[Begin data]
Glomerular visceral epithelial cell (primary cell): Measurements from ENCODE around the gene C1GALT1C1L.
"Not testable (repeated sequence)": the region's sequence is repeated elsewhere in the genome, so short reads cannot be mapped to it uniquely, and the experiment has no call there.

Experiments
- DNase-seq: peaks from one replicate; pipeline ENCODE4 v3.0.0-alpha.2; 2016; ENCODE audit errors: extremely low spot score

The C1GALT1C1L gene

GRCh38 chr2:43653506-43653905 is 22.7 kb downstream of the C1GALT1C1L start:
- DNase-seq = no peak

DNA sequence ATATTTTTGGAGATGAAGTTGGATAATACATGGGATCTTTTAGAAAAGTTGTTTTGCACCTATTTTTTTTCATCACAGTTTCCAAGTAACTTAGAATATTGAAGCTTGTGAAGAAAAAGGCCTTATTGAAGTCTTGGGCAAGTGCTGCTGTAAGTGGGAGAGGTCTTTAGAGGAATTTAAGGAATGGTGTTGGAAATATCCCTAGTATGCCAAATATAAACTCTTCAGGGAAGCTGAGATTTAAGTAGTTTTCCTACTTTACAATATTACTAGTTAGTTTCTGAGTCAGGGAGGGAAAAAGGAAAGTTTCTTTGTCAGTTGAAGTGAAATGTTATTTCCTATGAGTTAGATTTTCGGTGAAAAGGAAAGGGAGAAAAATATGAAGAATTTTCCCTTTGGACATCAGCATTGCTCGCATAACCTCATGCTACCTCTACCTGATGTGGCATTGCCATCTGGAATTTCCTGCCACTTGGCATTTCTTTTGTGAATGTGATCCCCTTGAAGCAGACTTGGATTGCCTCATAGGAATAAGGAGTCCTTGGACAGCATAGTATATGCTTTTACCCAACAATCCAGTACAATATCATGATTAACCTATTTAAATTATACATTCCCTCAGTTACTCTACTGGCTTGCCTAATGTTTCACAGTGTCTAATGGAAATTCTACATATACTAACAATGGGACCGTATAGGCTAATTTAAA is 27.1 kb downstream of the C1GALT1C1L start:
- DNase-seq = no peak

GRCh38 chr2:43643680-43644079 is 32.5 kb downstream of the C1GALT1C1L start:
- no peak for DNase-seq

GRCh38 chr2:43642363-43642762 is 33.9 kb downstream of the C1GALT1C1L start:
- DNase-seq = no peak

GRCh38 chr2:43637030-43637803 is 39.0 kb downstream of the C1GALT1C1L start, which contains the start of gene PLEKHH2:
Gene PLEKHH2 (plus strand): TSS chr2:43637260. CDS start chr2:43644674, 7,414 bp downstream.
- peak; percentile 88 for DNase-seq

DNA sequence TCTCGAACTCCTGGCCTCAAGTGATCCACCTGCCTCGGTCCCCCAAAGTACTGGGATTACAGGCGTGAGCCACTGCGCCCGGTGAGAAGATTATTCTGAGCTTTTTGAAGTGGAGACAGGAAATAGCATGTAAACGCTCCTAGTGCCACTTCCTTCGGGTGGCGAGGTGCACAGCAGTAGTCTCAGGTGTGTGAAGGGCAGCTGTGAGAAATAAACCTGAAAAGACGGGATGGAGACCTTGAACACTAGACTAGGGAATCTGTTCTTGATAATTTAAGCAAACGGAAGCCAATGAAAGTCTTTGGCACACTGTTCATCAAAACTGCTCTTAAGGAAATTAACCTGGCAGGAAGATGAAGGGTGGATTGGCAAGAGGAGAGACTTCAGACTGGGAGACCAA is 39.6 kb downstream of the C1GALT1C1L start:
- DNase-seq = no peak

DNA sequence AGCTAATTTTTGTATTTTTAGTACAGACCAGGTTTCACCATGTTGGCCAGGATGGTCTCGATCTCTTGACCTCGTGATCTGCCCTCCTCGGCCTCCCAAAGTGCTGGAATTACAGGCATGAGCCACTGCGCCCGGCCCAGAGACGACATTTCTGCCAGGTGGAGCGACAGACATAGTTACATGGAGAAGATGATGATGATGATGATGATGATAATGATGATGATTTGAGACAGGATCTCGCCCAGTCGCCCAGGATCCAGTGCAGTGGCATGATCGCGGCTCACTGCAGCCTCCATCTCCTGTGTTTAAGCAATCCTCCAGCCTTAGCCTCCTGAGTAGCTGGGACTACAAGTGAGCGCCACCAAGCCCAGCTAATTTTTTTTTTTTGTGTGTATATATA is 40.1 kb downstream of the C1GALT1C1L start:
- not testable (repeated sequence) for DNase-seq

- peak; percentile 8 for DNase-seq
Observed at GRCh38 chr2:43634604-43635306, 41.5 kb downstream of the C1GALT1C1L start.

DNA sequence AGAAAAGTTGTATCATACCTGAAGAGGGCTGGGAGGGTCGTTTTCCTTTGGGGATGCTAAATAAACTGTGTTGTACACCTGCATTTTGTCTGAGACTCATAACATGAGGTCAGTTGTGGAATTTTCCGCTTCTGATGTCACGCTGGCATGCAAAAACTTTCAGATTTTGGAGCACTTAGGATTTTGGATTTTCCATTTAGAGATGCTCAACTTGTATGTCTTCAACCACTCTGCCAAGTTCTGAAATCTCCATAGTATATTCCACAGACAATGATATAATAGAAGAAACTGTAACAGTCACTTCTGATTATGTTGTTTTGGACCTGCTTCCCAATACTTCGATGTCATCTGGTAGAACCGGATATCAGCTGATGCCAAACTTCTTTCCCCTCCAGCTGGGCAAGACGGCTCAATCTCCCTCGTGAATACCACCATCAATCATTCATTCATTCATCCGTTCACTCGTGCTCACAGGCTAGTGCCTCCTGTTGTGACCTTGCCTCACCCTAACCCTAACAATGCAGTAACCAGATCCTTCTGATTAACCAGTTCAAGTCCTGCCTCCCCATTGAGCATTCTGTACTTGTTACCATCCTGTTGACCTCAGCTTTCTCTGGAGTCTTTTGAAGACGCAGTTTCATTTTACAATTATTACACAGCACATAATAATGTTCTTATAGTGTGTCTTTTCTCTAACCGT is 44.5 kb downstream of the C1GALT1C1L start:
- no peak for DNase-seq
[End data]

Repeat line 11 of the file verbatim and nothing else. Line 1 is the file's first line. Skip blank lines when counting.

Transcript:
- no peak for DNase-seq